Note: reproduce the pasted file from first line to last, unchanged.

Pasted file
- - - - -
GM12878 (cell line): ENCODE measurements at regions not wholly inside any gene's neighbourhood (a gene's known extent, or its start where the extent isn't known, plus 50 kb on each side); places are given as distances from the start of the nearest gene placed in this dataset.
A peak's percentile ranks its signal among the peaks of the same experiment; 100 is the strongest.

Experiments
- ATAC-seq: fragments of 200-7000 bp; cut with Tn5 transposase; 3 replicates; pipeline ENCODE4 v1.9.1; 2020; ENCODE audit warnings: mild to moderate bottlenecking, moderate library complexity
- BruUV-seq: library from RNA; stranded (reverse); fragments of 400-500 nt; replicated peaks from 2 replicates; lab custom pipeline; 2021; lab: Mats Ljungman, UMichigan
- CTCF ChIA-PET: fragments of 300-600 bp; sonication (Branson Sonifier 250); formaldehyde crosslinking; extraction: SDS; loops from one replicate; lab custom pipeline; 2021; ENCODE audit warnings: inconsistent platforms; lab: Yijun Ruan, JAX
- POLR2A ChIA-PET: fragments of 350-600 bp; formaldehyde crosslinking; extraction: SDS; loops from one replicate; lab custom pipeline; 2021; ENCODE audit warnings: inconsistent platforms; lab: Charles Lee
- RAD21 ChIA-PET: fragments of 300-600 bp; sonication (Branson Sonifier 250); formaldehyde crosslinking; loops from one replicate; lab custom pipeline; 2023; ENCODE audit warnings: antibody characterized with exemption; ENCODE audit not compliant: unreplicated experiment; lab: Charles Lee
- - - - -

GM12878 (cell line): ENCODE measurements at regions not wholly inside any gene's neighbourhood (a gene's known extent, or its start where the extent isn't known, plus 50 kb on each side); places are given as distances from the start of the nearest gene placed in this dataset.
A peak's percentile ranks its signal among the peaks of the same experiment; 100 is the strongest.

Experiments
- ATAC-seq: fragments of 200-7000 bp; cut with Tn5 transposase; 3 replicates; pipeline ENCODE4 v1.9.1; 2020; ENCODE audit warnings: mild to moderate bottlenecking, moderate library complexity
- BruUV-seq: library from RNA; stranded (reverse); fragments of 400-500 nt; replicated peaks from 2 replicates; lab custom pipeline; 2021; lab: Mats Ljungman, UMichigan
- CTCF ChIA-PET: fragments of 300-600 bp; sonication (Branson Sonifier 250); formaldehyde crosslinking; extraction: SDS; loops from one replicate; lab custom pipeline; 2021; ENCODE audit warnings: inconsistent platforms; lab: Yijun Ruan, JAX
- POLR2A ChIA-PET: fragments of 350-600 bp; formaldehyde crosslinking; extraction: SDS; loops from one replicate; lab custom pipeline; 2021; ENCODE audit warnings: inconsistent platforms; lab: Charles Lee
- RAD21 ChIA-PET: fragments of 300-600 bp; sonication (Branson Sonifier 250); formaldehyde crosslinking; loops from one replicate; lab custom pipeline; 2023; ENCODE audit warnings: antibody characterized with exemption; ENCODE audit not compliant: unreplicated experiment; lab: Charles Lee